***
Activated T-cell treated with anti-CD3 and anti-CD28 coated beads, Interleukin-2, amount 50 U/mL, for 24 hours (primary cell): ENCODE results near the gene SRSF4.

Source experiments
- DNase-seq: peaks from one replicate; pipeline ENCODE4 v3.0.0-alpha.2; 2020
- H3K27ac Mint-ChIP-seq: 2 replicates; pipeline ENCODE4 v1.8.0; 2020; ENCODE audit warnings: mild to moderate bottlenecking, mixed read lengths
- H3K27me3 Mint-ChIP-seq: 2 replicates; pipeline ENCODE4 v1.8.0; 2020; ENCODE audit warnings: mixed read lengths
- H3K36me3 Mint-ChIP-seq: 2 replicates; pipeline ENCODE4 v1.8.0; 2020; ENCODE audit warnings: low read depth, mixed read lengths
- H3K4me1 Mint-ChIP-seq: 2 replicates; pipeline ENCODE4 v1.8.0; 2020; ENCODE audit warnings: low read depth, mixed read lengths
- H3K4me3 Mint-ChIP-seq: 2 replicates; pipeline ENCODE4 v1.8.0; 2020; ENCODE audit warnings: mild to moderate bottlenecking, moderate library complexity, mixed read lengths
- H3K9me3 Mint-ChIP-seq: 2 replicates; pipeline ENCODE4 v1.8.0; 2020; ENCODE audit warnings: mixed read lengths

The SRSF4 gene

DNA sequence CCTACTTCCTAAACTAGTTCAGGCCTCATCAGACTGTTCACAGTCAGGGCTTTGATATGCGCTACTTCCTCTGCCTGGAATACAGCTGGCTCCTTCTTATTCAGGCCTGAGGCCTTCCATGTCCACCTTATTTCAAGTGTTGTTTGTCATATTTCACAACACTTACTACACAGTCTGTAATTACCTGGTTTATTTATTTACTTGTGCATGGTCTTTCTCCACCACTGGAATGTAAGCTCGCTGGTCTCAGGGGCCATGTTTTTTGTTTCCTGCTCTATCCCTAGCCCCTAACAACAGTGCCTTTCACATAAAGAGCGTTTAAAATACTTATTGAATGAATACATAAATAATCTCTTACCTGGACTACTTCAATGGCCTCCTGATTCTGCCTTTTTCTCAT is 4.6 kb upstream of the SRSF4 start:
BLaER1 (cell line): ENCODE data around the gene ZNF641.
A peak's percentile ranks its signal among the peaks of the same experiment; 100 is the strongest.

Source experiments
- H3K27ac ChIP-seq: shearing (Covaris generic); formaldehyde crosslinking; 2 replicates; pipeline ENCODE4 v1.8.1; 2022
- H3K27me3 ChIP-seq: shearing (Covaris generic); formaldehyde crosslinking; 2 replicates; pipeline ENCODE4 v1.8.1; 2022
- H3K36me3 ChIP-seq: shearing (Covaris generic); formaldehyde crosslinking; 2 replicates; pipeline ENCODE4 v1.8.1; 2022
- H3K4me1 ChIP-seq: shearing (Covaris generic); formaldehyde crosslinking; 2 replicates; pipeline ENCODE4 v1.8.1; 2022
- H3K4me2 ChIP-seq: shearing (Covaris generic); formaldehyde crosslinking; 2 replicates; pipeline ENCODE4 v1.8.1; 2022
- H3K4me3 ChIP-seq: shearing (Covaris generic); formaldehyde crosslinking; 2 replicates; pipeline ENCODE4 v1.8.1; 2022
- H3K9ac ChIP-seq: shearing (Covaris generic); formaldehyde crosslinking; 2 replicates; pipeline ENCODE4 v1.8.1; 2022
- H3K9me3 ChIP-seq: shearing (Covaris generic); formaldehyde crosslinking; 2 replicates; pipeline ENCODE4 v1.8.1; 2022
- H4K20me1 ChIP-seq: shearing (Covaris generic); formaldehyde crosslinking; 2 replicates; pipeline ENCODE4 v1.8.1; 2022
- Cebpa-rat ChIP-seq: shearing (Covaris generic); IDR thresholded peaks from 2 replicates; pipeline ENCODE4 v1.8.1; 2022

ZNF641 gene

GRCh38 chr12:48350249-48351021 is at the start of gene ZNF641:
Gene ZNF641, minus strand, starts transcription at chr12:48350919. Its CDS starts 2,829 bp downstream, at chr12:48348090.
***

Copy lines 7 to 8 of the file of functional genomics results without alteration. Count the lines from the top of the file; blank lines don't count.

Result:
- H3K4me1 Mint-ChIP-seq: 2 replicates; pipeline ENCODE4 v1.8.0; 2020; ENCODE audit warnings: low read depth, mixed read lengths
- H3K4me3 Mint-ChIP-seq: 2 replicates; pipeline ENCODE4 v1.8.0; 2020; ENCODE audit warnings: mild to moderate bottlenecking, moderate library complexity, mixed read lengths